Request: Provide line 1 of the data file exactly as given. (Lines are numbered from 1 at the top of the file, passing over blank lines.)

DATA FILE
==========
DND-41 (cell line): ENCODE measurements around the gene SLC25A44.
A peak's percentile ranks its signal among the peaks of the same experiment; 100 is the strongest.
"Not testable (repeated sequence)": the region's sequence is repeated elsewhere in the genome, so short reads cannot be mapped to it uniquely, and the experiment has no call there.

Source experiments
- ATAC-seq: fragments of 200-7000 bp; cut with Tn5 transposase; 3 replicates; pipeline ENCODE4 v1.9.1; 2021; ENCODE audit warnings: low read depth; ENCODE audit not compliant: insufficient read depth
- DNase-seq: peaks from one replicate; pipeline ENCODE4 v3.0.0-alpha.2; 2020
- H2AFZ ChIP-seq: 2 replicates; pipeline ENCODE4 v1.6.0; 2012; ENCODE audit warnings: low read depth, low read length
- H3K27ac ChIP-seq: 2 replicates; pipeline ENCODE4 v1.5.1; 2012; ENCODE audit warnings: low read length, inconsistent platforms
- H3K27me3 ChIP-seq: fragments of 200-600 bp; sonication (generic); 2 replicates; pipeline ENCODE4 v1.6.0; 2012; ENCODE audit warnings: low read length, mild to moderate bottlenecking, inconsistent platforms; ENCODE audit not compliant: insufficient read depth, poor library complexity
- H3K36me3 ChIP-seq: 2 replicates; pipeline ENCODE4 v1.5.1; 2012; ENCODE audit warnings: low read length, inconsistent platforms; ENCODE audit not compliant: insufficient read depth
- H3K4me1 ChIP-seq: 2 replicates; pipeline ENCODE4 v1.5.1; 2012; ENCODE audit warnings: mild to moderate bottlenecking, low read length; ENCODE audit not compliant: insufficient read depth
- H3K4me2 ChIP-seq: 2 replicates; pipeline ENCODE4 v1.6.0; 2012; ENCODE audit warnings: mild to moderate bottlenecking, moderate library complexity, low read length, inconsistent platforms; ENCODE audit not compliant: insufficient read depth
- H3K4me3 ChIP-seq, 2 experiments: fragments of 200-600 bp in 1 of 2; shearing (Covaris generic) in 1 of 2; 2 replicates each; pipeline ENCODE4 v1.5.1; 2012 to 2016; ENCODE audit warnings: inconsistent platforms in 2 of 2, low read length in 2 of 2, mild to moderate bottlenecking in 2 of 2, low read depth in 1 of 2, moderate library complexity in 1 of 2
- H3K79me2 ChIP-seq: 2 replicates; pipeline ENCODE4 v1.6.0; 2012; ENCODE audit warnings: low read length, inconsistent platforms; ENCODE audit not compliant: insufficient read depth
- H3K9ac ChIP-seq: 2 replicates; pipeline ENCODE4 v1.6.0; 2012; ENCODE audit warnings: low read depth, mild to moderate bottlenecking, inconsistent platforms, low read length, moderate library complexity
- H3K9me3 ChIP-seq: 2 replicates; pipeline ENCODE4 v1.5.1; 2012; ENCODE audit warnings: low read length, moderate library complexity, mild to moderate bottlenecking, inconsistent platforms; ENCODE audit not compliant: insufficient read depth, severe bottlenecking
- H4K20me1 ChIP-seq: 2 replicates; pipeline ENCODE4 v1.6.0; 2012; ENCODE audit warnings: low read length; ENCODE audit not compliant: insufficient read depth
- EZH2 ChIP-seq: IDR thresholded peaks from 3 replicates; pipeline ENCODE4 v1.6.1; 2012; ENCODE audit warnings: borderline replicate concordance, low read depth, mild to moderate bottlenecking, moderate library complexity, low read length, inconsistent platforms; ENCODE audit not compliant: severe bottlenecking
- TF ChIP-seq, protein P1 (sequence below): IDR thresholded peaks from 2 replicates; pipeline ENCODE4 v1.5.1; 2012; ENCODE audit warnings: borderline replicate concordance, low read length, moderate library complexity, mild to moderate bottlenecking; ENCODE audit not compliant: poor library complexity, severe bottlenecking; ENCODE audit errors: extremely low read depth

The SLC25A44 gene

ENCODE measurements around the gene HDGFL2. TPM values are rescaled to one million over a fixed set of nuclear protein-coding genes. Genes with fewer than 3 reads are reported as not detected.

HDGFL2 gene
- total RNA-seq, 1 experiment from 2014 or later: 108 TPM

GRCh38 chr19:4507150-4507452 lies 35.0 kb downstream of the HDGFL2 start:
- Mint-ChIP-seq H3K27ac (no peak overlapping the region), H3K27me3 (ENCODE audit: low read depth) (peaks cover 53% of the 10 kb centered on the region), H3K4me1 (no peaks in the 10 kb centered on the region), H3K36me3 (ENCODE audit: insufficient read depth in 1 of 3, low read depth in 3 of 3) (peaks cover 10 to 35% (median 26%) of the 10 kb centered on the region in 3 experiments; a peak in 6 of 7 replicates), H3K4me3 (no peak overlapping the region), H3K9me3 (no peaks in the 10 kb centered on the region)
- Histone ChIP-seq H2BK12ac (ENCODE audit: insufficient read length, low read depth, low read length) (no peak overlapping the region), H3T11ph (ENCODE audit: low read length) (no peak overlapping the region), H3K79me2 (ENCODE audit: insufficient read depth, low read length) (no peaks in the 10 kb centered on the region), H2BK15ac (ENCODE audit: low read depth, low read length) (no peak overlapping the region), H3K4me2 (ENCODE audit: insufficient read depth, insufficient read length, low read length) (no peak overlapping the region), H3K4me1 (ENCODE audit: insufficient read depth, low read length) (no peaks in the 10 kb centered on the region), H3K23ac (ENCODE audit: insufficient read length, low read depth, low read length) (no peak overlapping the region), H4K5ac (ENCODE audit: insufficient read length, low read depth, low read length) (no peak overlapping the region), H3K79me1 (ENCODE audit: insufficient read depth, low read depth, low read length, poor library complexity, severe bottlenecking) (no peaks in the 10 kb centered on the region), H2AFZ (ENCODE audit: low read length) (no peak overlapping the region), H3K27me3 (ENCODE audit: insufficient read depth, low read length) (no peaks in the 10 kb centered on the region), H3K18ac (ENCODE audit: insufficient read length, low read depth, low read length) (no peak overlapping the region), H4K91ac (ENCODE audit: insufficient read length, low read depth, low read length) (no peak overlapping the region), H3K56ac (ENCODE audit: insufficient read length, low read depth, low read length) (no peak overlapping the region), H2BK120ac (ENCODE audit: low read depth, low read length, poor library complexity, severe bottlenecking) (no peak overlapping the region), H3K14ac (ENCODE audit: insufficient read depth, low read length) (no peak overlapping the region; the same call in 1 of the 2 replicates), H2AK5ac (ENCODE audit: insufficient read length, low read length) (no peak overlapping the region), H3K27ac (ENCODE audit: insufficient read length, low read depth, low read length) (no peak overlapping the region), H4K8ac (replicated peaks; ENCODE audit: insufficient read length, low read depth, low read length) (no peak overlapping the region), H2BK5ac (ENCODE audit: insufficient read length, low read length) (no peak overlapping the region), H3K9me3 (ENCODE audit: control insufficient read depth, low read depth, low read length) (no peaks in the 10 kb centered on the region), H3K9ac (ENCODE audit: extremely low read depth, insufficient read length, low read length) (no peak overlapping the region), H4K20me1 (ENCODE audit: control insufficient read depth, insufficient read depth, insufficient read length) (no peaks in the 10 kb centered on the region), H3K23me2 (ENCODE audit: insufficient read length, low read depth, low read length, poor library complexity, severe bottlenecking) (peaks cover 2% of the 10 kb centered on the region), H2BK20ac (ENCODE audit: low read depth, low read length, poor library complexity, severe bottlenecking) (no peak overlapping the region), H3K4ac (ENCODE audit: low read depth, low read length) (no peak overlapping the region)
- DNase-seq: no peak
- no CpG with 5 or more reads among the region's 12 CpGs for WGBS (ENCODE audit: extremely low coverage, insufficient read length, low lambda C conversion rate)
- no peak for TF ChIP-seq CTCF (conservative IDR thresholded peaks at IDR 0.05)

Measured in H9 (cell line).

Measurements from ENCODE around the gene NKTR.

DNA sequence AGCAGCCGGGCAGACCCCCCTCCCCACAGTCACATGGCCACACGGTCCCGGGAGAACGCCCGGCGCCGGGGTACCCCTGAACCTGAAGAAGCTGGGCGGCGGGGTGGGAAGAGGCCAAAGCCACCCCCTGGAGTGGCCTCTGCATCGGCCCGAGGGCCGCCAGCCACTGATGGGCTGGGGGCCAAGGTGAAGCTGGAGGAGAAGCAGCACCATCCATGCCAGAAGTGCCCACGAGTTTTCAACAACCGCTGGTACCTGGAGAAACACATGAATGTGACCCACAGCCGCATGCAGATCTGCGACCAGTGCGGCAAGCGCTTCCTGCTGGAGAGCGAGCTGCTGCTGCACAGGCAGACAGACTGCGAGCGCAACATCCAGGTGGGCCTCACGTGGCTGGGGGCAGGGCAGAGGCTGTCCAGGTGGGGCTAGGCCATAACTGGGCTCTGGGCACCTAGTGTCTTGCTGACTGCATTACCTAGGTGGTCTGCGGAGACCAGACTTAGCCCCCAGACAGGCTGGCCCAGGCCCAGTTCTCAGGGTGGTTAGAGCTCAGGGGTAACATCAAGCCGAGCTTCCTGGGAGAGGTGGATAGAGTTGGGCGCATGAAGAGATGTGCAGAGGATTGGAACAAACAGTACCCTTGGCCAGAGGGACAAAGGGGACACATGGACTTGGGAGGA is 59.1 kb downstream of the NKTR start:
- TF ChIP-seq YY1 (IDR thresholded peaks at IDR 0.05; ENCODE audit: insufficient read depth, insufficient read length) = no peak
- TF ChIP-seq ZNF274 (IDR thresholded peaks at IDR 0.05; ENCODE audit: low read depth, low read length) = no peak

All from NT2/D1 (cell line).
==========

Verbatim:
DND-41 (cell line): ENCODE measurements around the gene SLC25A44.